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Enjoy the fruits of a strawberry daifuku recipe

The Yomiuri Shimbun
Strawberry daifuku and cherry blossom daifuku

Wagashi Japanese sweets are not only a treat for the taste buds, but the eyes as well. As the confectioneries beautifully represent the changing seasons, many people assume they are difficult to make. However, some wagashi can be made very easily using just a microwave.

One such confectionery is strawberry daifuku, a seasonal treat made with fresh strawberries. Daifuku is sweet mochi stuffed with red bean paste.

“The acidity of the strawberries and the sweetness of the daifuku perfectly balance each other out,” says Keiko Omori, who runs the Japanese confectionery school Yuimiko in Tokyo. “You can make it easily with ordinary ingredients.”

As long as you remember how to make gyuhi dough, which is used to make daifuku, you can enjoy these sweets all year round. Gyuhi is a softer type of mochi made from glutinous rice flour.

Strawberry daifuku

Ingredients (Makes 4 pieces):

  • 25 grams shiratama refined rice flour
  • 50 ml water
  • 50 grams fine, high-quality white sugar
  • 80 grams tsubuan coarse red bean paste
  • 4 strawberries
  • Starch powder, such as potato or corn

Directions:

1. Sprinkle a generous amount of starch powder into a baking pan or onto another surface. Remove the stems from the strawberries, rinse with water and then pat them dry.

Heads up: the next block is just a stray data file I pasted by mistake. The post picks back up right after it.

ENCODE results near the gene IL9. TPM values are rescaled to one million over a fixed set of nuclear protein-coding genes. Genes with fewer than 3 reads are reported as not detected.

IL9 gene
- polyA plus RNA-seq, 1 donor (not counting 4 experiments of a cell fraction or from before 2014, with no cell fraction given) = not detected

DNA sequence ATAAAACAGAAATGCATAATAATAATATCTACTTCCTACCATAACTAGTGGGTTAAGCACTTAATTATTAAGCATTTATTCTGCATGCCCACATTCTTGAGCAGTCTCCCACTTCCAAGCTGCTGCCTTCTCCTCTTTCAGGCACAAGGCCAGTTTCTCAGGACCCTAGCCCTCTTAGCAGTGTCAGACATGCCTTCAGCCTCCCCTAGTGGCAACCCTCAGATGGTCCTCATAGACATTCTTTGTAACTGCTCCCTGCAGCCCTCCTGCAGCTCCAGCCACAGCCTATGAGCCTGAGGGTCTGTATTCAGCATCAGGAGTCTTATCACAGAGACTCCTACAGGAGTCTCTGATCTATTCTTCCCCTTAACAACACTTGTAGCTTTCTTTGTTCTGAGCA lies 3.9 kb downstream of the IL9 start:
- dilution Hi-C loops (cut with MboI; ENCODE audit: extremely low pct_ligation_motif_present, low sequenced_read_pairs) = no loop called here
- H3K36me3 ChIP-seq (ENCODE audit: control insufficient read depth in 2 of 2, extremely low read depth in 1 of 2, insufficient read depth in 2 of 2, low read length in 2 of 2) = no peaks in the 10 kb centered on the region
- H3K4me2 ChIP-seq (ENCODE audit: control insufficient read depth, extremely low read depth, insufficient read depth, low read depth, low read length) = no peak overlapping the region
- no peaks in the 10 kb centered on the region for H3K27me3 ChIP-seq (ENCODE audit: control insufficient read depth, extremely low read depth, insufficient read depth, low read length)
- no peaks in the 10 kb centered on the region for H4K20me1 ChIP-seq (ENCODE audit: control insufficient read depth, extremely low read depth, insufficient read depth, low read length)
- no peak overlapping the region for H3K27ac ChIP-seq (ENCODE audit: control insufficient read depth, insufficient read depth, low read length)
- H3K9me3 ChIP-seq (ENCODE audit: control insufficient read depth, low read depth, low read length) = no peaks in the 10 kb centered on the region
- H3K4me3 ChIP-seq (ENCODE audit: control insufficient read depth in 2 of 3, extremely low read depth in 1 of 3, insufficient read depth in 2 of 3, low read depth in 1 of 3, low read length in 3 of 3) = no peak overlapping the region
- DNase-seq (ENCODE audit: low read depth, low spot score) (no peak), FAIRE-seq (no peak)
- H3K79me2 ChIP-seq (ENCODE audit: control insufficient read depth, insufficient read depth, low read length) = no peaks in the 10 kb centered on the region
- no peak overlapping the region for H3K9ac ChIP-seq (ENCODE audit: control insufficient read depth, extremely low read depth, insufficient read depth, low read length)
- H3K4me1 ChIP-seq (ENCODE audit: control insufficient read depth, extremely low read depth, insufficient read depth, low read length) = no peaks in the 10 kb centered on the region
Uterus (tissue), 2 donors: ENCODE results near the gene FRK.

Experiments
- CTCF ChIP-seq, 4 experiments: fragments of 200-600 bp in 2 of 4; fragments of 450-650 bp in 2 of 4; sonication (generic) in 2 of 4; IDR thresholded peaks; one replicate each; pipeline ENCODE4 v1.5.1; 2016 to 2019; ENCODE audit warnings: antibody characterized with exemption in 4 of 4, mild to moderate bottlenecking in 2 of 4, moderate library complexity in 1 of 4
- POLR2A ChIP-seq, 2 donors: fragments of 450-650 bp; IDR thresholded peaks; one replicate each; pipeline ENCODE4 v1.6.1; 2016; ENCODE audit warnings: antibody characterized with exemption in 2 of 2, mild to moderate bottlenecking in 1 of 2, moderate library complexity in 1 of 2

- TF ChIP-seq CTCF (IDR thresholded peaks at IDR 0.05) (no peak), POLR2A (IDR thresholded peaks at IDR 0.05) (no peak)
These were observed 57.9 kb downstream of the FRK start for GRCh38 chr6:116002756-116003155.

2. Roll the tsubuan red bean paste into balls weighing 20 grams. Koshian smooth red bean paste can also be used. If the paste does not hold its shape, briefly heat it in the microwave and allow it to cool to remove excess moisture.

3. To make the gyuhi mochi, put the shiratama rice flour in a heatproof bowl and mix while slowly adding water to prevent clumping, then add the sugar. Put the mixture into the microwave (600 watts) for 1½ to 2 minutes. The key is to mix it every 30 seconds or 1 minute while it is in the microwave to prevent it from heating unevenly. The mochi is done when it becomes transparent and shiny.

The Yomiuri Shimbun
To prevent the shiratama rice flour from clumping, add water little by little.

4. While it is still hot, place the dough into a baking pan that is covered with starch powder and divide it into four equal portions. Make sure the dough does not stick to the surface.

The Yomiuri Shimbun
Divide the mochi dough into four equal parts.

5. Form the daifuku while the mochi is still hot. Place the red bean paste onto the flattened mochi dough. Wrap the mochi around the red bean paste as you press the paste into the dough. Put the daifuku aside with the sealed side facing down. If the dough begins to harden, wrap it in plastic wrap and warm it in the microwave for 5 to 10 seconds.

The Yomiuri Shimbun
Wrap the mochi around the red bean paste while pressing the paste into the dough.

>6. After the daifuku cools, sprinkle a little starch powder onto a knife and cut a slit into the daifuku about two-thirds deep, pull it apart and place a strawberry in the middle.

Freshly made daifuku are beautiful to look at and are surprisingly soft, like the cheeks of a baby. The juiciness of the strawberries and the sweetness of the daifuku are a perfect match. They also make great gifts.

When strawberry season ends, you can top off the daifuku with other fruits, such as kiwi, grapes or pineapple.

You can also add a garnish of pickled cherry blossoms, which are available this time of year, to make cherry blossom daifuku. Soak the cherry blossoms in water for about 10 to 15 minutes to remove the salt, then drain the water before placing the blossoms on top of the sweet.

“The slightly salty flavor makes it more suitable for the adult palate,” Omori said. “Enjoy the experience of making your favorite wagashi with your own hands.”